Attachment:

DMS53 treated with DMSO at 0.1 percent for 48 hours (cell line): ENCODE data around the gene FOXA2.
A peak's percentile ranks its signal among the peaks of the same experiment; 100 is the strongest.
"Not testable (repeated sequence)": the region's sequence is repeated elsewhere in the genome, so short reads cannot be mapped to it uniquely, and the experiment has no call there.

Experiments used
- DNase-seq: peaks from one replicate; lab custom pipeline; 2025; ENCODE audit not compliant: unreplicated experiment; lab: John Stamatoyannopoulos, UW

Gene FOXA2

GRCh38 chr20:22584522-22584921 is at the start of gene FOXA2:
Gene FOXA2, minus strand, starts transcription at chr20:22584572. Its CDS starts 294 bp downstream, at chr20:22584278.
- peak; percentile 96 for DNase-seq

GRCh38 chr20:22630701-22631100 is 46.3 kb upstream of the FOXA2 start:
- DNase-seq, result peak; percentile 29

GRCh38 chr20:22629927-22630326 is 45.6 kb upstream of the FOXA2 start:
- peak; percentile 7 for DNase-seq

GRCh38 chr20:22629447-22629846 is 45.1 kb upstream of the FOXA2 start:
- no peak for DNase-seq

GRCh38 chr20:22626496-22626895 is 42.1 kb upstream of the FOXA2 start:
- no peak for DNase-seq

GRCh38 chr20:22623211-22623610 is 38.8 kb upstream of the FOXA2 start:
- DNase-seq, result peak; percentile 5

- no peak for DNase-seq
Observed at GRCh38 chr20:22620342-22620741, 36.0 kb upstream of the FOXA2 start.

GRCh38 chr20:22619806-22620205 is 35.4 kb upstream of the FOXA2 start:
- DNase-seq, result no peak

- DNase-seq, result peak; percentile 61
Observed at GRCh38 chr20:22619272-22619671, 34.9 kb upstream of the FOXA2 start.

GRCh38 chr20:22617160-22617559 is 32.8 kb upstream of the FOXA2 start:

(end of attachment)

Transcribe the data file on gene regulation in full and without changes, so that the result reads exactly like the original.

DMS53 treated with DMSO at 0.1 percent for 48 hours (cell line): ENCODE data around the gene FOXA2.
A peak's percentile ranks its signal among the peaks of the same experiment; 100 is the strongest.
"Not testable (repeated sequence)": the region's sequence is repeated elsewhere in the genome, so short reads cannot be mapped to it uniquely, and the experiment has no call there.

Experiments used
- DNase-seq: peaks from one replicate; lab custom pipeline; 2025; ENCODE audit not compliant: unreplicated experiment; lab: John Stamatoyannopoulos, UW

Gene FOXA2

GRCh38 chr20:22584522-22584921 is at the start of gene FOXA2:
Gene FOXA2, minus strand, starts transcription at chr20:22584572. Its CDS starts 294 bp downstream, at chr20:22584278.
- peak; percentile 96 for DNase-seq

GRCh38 chr20:22630701-22631100 is 46.3 kb upstream of the FOXA2 start:
- DNase-seq, result peak; percentile 29

GRCh38 chr20:22629927-22630326 is 45.6 kb upstream of the FOXA2 start:
- peak; percentile 7 for DNase-seq

GRCh38 chr20:22629447-22629846 is 45.1 kb upstream of the FOXA2 start:
- no peak for DNase-seq

GRCh38 chr20:22626496-22626895 is 42.1 kb upstream of the FOXA2 start:
- no peak for DNase-seq

GRCh38 chr20:22623211-22623610 is 38.8 kb upstream of the FOXA2 start:
- DNase-seq, result peak; percentile 5

- no peak for DNase-seq
Observed at GRCh38 chr20:22620342-22620741, 36.0 kb upstream of the FOXA2 start.

GRCh38 chr20:22619806-22620205 is 35.4 kb upstream of the FOXA2 start:
- DNase-seq, result no peak

- DNase-seq, result peak; percentile 61
Observed at GRCh38 chr20:22619272-22619671, 34.9 kb upstream of the FOXA2 start.

GRCh38 chr20:22617160-22617559 is 32.8 kb upstream of the FOXA2 start: